European Council: Major confusion over EU budget
22 November 2012
The Daily Telegraph, Público, El País & 4 others
Meeting in Brussels for an extraordinary European Council summit, Europe’s leaders are to about to outline the EU’s budget for years to come in an atmosphere that has already been marked by threats of a veto from various countries. The European press examines the bargaining process and attempts to identify the probable winners and losers.
Negotiations are to be based on proposals put forward by European Council President Herman Van Rompuy, which plan to trim € 75 billion from an initial figure of €1,048bn. Major contributing countries, especially the United Kingdom, want to see their contributions reduced, while smaller states are worried about cuts to the precious cohesion fund.
Mr Cameron (and, we trust, the leaders of other contributor countries whose taxpayers are similarly fed up with the institution’s shameless profligacy) is prepared to take a stand this time. Since the EU is negotiating a budget for the next seven years, this is the opportunity to put a brake on the Commission’s fiscal incontinence, an ambition that should be shared by those who worry that threats of a veto are jeopardising Britain’s long-term position in the EU. If anything, the arrogant refusal of Brussels to countenance any slimming down of its bloated bureaucracy is fomenting the very anti-Europeanism that the EU’s cheerleaders are anxious to avoid.
Portugal goes to today’s summit fearing that its structural funds and rural development grants will be slashed by €5.25 billion. Público in Lisbon writes—
The approval of budgets has always been a difficult task, but this time national interests, wounds opened by disagreements over the euro crisis, not to mention differing perceptions about the EU’s future have made a deal a mission well-nigh impossible. If the European Commission had the political strength of yore, perhaps member states would accept a 5% increase to the financial package. […] But, given the current balance of power, [Commission’s president José Manuel] Durão Barroso’s proposal was immediately reduced by the [European] Council president [Herman Van Rompuy] and, even then, still meets with reservations from various countries, which threaten to veto the proposal […] the cacophony grows shriller and Europe is coming closer to institutional chaos.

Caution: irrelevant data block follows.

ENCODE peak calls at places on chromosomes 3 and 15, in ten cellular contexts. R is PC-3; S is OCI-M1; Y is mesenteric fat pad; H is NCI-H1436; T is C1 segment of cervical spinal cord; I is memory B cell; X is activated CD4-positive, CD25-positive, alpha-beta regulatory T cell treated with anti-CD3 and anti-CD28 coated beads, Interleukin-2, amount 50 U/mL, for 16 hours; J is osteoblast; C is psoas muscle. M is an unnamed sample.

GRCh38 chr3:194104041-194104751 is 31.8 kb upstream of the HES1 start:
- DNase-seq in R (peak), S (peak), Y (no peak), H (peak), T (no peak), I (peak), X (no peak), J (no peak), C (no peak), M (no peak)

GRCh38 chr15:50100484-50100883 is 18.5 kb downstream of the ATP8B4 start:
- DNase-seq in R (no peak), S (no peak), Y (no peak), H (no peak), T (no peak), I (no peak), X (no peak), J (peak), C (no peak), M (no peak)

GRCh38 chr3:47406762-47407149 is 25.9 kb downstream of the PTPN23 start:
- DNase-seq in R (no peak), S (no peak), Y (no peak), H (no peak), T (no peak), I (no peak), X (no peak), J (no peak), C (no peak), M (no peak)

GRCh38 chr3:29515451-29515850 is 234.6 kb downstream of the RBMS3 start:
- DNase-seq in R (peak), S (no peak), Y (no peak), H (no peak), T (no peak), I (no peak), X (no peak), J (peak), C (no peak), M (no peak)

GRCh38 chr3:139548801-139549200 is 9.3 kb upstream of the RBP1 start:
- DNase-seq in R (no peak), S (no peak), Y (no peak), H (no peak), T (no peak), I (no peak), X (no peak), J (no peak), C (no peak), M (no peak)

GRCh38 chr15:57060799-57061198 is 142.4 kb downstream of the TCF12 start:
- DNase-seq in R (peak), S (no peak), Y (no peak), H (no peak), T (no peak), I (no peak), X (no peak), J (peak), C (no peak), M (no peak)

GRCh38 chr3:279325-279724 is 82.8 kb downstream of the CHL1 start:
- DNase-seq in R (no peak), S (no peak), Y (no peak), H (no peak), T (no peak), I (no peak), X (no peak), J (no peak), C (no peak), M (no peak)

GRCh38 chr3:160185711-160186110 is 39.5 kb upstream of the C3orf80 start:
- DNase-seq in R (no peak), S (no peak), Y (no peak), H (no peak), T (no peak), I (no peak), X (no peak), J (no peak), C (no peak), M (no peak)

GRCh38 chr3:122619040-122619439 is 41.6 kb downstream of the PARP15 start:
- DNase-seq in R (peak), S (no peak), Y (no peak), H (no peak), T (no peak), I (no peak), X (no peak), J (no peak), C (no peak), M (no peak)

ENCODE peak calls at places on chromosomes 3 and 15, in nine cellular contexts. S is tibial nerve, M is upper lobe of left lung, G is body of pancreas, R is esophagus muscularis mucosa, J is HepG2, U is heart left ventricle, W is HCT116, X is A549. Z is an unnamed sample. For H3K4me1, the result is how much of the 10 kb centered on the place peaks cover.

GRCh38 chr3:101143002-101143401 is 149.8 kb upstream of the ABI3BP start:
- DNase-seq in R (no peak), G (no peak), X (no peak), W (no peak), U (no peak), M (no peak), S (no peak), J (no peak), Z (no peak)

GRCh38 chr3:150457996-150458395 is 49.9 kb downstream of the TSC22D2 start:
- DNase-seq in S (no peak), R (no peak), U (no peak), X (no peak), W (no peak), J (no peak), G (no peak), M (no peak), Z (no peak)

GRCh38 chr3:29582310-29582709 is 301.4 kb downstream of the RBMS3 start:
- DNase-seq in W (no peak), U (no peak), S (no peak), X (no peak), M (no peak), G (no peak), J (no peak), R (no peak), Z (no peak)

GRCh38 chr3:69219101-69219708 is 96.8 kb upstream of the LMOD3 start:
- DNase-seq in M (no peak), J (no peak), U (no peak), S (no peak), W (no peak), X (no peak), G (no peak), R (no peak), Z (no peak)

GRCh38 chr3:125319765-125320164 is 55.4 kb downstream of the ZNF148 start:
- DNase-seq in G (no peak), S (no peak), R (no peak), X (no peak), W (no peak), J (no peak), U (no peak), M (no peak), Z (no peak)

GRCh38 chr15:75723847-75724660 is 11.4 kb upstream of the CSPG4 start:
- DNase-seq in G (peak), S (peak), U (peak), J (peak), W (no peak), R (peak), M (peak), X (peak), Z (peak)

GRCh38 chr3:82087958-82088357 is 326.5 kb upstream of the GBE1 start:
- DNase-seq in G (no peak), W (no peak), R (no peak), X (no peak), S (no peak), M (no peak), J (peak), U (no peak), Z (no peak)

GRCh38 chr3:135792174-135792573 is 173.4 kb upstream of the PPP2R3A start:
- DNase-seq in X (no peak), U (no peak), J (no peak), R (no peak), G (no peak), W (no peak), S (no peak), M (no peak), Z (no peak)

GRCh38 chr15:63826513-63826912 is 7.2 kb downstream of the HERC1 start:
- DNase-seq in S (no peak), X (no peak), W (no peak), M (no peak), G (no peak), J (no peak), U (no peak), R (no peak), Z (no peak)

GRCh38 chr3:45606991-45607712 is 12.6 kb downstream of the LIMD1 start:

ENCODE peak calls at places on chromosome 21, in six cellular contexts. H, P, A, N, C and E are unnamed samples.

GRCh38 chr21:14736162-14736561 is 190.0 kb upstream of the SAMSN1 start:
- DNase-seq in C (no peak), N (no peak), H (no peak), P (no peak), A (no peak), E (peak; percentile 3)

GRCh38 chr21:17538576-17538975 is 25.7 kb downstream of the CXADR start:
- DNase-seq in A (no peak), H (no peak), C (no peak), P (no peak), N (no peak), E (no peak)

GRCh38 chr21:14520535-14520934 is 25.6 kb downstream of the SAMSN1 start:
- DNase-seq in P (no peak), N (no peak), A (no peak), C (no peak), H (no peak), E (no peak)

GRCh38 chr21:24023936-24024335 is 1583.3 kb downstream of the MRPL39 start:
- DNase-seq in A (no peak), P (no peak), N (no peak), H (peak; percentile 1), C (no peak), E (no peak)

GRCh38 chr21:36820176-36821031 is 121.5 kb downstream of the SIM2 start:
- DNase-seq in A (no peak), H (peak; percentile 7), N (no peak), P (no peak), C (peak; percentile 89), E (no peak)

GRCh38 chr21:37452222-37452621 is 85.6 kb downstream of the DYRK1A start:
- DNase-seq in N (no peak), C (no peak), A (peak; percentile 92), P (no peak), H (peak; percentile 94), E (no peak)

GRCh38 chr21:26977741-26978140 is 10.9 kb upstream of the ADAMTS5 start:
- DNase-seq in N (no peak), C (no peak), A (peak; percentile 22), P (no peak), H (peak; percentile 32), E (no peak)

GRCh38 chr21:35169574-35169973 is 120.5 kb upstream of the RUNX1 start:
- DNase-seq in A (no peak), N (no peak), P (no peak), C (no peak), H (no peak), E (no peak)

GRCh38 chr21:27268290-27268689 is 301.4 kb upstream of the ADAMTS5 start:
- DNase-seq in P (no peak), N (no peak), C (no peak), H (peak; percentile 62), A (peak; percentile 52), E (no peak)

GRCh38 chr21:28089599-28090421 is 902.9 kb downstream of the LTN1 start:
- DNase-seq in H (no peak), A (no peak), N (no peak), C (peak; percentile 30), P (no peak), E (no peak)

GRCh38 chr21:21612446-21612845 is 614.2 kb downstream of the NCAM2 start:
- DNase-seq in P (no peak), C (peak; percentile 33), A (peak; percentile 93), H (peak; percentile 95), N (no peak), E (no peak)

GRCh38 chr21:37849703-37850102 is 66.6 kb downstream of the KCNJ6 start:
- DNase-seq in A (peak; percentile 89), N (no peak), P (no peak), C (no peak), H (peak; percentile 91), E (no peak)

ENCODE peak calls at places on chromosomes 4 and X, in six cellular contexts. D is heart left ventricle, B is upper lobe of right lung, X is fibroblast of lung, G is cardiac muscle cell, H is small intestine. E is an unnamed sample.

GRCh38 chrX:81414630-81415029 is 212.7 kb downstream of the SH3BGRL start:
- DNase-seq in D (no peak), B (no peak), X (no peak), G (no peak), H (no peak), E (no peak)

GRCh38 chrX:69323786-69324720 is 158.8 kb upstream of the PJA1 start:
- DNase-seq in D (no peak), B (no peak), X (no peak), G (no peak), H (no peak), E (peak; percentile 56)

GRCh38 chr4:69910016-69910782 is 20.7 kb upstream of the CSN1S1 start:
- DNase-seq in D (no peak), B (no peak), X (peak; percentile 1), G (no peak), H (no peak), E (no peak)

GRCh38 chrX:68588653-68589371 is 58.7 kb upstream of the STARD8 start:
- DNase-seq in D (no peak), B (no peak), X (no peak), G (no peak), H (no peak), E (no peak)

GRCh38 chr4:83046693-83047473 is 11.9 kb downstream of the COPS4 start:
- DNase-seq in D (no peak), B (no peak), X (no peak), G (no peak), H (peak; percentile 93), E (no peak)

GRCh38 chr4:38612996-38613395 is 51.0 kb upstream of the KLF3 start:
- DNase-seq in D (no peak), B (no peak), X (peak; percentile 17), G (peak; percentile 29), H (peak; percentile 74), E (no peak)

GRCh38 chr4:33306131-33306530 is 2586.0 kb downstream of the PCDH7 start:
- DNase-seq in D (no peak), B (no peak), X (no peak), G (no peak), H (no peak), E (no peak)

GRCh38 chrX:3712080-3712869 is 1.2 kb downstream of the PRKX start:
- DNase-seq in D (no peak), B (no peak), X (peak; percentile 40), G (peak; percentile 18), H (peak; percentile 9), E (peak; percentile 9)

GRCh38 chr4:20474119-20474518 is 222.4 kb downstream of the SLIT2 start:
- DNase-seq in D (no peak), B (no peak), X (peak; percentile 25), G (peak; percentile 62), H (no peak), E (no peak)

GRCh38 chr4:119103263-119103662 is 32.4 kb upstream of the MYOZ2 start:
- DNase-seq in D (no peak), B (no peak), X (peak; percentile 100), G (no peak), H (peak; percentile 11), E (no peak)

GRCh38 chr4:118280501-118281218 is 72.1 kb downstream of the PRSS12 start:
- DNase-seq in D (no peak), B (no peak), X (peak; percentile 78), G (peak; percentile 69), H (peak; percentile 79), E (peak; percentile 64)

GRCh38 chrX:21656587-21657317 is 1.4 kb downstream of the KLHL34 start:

If the [Van Rompuy] proposal is successful, Spain stands to lose € 20 billion. At a time when it is in the throes of a full-blown recession, it is about to become a net contributor to the EU for the first ever.
In Budapest, the conservative daily Magyar Nemzet rails against an adjustment it believes to be unfair —
It is absolutely scandalous and unacceptable that the cuts will benefit richer member states while undermining poorer ones. And not surprisingly, given this context, Hungarian Prime Minister Viktor Orbán can expect a special slap in the face: for mysterious reasons, Brussels wants to cut funding for Hungary by more than it does for any other member state.
“Europe, don’t flinch” headlines Gazeta Wyborcza. The Warsaw daily notes that Van Rompuy’s compromise budget is quite good for Poland, adding that saving the proposal from further big cuts would be quite a success.
Van Rompuy’s offer is very ‘German’. Berlin’s experts speculate an additional €2-3 bn could be offered to France for its farmers, while €2-3 bn will be taken away from Poland. Then we’ll have a deal. [...] The problem is that rational calculations are overshadowed by increasingly strong eurosceptic emotions in crisis-stricken Europe.
Le Monde looks at the national interests invoked by European capitals to defend against some of the budgetary options under discussion in Brussels and concludes that “the selfishness of European states” is largely “bogus”. For the Parisian daily, the insistence on “getting money back” which recalls former British Prime Minister Margaret Thatcher is part of a well rehearsed theatrical performance —
This selfish credo is far removed from the reality of the euro [...] Europeans do not want to stand together, but the truth is they do. Like an old couple that is unable to get a divorce and forced to share the same house, they have resorted to counting their pocket money to show their defiance.
In a similar vein, Frankfurter Allgemeine Zeitung argues that the situation is hardly dramatic. Notwithstanding any outstanding divergences, it writes that the “EU budget is now on the home stretch” —
Everywhere you look, the signs are encouraging. Even the British, who were threatening to use their veto, have welcomed the latest compromise presented by Herman Van Rompuy. […] In the context of the economic crisis, the fear of the extensive damage to the EU that could result from unsuccessful talks is simply too great. […] The strategy adopted by the Commission is clear: it does not want to burden major contributors with excessive demands. […] That is why Van Rompuy has planned on member states committing € 973 billion, which is close to the 960 billion recommended by Germany.